The kiddie party is about to end while a group of parents sit around and watch their children spiral out of control. They’re jumping around, the tantrums are escalating and no child seems to be listening.
“Sugar always makes my kids hyperactive,” one mom says. “This is why we never give my son sugar before bed,” another chimes in.
But parents don’t always realize that it’s not sugar that causes hyperactivity in kids but something else lurking in the food their kids eat. Yes, it could also be that they are just overtired and over-stimulated but there could be more to the story.
The safety and behavior effects of certain food additives have been questioned in recent years. Let’s investigate what this means for the health and well being of your family.
Sugar myth dies hard
Science hasn’t shown a connection between sugar intake and hyperactivity, yet this myth continues to live on in many households. This doesn’t mean that excess sugar is beneficial, it just hasn’t been found to be related to behavioral issues in kids.
Take a research study published in the Journal of Abnormal Psychology in 1994. Thirty-five 5 to 7 year olds labeled by their mothers as “sugar-sensitive” were separated into two groups. While both sets of children were given the exact same sugar-free drink, one group was told their kids got a large dose of sugar and the other was told the truth.
The mothers who were told their children were given sugar rated their children as significantly more hyperactive. This study highlights how just having the expectation that sugar causes adverse behavior makes it seem like a reality.
While sugar is not implicated in hyperactivity, there are other ingredients in sugar-containing foods that could be the culprit.
The world of artificial colors
One reason sugar has been implicated in behavior issues with kids may be that sugar-containing foods including juice drinks, candy, colored breakfast cereals, certain snacks and baked goods often contain artificial food colors or dyes.
According to a 2008 study published in Nutrition Reviews, research points to a relationship between hyperactivity and artificial food colorings in a small subset of hyperactive children. These children are considered intolerant to such additives.
But two recent UK studies found increased signs of hyperactivity in otherwise healthy children ingesting artificial colors and the preservative benzoate. The results of these studies led the British government to recommend removing food dyes in the food and restaurant industries. The European Parliament passed a law that foods that contain such ingredients carry the following warning label: “may have adverse affect on activity and attention in children.”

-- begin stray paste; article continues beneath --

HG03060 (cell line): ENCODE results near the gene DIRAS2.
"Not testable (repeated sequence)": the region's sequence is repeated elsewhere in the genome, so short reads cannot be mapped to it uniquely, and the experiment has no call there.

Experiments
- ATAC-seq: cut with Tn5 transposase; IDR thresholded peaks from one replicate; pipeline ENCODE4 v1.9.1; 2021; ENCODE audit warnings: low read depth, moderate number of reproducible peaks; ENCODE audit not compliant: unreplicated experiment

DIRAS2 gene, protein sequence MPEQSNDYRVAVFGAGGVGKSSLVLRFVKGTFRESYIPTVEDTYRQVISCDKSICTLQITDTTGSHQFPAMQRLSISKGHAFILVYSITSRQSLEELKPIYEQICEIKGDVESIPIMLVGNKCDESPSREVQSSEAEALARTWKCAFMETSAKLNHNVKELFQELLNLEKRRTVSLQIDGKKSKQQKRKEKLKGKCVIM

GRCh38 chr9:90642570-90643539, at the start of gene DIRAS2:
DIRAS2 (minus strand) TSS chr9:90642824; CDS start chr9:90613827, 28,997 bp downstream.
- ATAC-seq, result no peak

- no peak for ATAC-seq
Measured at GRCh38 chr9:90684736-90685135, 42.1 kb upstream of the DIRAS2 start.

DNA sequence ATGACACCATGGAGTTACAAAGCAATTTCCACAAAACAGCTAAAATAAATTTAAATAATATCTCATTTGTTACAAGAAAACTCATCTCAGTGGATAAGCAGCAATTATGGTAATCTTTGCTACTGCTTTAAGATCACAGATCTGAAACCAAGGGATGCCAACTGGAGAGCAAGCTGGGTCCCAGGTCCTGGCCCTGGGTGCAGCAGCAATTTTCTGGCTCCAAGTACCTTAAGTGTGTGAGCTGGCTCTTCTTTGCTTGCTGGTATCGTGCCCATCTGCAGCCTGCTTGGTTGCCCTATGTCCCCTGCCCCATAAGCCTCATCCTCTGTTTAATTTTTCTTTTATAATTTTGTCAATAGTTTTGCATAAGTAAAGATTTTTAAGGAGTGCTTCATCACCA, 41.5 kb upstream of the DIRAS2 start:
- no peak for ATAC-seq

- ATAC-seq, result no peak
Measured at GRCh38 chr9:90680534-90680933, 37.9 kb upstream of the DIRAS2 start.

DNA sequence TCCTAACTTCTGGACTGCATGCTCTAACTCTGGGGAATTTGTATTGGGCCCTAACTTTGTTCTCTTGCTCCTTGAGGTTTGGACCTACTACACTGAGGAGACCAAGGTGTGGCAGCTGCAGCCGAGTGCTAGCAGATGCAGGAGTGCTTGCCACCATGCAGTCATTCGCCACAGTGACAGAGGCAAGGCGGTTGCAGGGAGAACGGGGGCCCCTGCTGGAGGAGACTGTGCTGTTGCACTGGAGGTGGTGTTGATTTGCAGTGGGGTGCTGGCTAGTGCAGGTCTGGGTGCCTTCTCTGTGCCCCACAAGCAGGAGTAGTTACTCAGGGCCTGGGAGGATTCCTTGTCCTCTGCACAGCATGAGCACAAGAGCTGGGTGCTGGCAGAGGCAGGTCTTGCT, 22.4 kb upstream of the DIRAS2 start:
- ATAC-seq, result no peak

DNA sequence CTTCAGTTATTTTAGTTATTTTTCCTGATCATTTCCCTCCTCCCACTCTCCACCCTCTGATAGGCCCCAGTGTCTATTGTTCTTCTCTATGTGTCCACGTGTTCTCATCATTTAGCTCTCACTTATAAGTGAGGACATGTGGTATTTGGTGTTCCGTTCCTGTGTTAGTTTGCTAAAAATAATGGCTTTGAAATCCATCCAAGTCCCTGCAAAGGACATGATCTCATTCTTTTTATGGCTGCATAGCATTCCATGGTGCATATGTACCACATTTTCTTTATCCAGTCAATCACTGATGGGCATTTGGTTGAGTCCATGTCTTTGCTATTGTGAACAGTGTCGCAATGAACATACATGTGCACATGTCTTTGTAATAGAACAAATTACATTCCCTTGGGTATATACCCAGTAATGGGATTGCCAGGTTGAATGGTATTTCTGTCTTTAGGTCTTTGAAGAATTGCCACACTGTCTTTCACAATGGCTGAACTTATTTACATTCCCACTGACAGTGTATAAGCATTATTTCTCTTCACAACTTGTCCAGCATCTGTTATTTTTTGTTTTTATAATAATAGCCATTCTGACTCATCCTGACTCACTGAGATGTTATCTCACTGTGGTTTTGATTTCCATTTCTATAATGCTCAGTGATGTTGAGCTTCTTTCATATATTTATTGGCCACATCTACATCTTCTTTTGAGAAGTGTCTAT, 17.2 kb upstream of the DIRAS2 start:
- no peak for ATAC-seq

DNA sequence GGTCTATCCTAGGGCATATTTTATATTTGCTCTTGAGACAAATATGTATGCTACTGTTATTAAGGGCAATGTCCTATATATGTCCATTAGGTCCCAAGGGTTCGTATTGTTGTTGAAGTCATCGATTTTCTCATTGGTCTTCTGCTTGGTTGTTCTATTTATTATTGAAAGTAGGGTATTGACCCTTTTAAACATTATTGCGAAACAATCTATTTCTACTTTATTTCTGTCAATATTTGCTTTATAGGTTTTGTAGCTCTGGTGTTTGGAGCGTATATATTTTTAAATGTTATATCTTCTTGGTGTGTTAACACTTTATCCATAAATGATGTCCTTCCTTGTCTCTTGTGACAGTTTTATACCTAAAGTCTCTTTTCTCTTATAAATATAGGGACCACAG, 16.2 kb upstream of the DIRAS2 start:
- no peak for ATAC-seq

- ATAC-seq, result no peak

The Plot Thickens
On June 29th of this year, the Consumer for Science in the Public Interest (CSPI) wrote a letter urging the FDA to ban all food dyes. They lay out their argument for such a ban in a report titled “Food Dyes: A Rainbow of Risks.”
In the report, CSPI discusses the research linking food dyes to hyperactivity but also discusses other health issues and safety concerns:
• Safety studies on food dyes examine single dyes instead of a mixture of colors which is how they are typically consumed.
• Some food dyes may contain very small levels of carcinogenic compounds. The FDA has established legal and safe limits for such contaminants but this was based on 1990 dye usage which has increased 50 percent since then.
• FDA does not take into account the effects dyes have on children who consume more dyes per body weight than adults.
The FDA definition of safe color additives is “…there is convincing evidence that establishes with reasonable certainty that no harm will result from the intended use of the color additive. ” CSPI disagrees with this statement and believes that because dyes offer little in the way of nutrition (for cosmetic purposes only) they should be banned.
The food industry responded to this report stating that food dyes have been extensively studied and are safe for consumption. But it’s the FDA that makes the rules and there is no word yet on whether there will be changes coming.
What’s a parent to do?
I don’t believe that food dyes are unsafe but I do not want them in the daily diet of my family. I hope that FDA revisits food dyes and their long term safety for both kids and adults. But until something changes, here are tips on reducing food dyes in your family’s diet:
• Check ingredient lines for artificial colors. Red 40 and Yellow 5 & 6 account for 90 percent of all dyes in food products.
• Choose foods that use real food components to add color to foods such as beet juice, tumeric and beta-carotene.
• If your child has behavior or attention issues, eliminate all artificial colors. For other children keep the intake of food dyes as occasional (birthday parties, Halloween etc.).
• If you believe your child is sensitive to food dyes file a report.
• To learn more about additives in food see CSPI’s Chemical Cuisine.
So tell me, do you watch out for food dyes in the food you buy?
Hoover DW, et al. “Effects of sugar ingestion expectancies on mother-child interactions.” Journal of Abnormal Childhood Psychology. 1994: 22(4): 501–15.
Sinn N. Nutritional and dietary influences on attention deficit hyperactivity disorder. Nutrition Reviews. 2008; 66(10):558-568.
McCann D, et al. “Food additives and hyperactive behaviour in 3-year-old and 8/9-year-old children in the community: a randomised, double-blinded, placebo-controlled trial. Lancet. 2007; 370(9598): 1560–67.